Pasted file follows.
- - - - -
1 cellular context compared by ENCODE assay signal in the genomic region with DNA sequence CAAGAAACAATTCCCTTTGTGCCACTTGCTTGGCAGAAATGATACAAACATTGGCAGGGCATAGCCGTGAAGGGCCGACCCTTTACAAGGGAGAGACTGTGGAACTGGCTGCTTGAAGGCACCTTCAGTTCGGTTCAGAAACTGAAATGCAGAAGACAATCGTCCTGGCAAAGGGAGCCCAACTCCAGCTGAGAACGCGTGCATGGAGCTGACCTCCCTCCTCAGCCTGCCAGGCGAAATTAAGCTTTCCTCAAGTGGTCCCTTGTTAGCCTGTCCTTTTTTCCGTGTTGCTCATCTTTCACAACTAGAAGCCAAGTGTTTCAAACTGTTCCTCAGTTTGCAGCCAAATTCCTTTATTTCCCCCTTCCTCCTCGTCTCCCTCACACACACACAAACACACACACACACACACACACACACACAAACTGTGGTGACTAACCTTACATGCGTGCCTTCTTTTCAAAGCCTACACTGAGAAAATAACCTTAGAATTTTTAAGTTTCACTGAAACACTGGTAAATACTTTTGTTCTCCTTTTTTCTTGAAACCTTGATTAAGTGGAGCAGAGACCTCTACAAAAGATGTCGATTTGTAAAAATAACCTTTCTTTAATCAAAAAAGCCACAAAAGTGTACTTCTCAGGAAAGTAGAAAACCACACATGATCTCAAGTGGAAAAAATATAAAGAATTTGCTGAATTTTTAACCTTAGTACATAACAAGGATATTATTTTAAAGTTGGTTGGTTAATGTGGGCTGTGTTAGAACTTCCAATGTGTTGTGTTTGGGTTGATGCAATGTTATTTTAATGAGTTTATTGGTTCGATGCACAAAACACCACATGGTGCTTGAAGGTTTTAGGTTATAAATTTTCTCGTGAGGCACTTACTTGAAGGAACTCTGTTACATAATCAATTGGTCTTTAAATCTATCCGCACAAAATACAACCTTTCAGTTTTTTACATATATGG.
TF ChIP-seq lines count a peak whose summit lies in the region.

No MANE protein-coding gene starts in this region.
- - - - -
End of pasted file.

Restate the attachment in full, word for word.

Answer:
1 cellular context compared by ENCODE assay signal in the genomic region with DNA sequence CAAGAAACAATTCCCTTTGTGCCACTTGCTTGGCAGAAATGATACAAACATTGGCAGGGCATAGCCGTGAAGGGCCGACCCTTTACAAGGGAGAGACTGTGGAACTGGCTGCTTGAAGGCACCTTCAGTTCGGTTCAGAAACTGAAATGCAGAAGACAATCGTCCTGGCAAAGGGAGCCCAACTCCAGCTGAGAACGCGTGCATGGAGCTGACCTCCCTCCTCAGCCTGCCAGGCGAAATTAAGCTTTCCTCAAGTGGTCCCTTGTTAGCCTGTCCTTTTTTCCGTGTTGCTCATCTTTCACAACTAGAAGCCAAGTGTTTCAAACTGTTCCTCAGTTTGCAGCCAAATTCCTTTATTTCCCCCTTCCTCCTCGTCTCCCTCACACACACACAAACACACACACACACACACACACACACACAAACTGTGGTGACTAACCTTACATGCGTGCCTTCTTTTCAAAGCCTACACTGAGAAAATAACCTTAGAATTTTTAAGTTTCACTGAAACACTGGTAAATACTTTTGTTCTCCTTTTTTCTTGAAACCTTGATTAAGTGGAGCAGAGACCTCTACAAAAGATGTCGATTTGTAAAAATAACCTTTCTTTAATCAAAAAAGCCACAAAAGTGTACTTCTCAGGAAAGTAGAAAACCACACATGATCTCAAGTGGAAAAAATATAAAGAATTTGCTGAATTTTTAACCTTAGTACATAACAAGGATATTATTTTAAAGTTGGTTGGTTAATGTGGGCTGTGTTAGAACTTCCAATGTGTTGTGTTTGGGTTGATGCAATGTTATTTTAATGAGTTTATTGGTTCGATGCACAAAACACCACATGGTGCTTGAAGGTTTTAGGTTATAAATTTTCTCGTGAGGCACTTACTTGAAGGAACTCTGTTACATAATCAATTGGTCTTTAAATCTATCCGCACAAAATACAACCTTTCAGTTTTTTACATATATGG.
TF ChIP-seq lines count a peak whose summit lies in the region.

No MANE protein-coding gene starts in this region.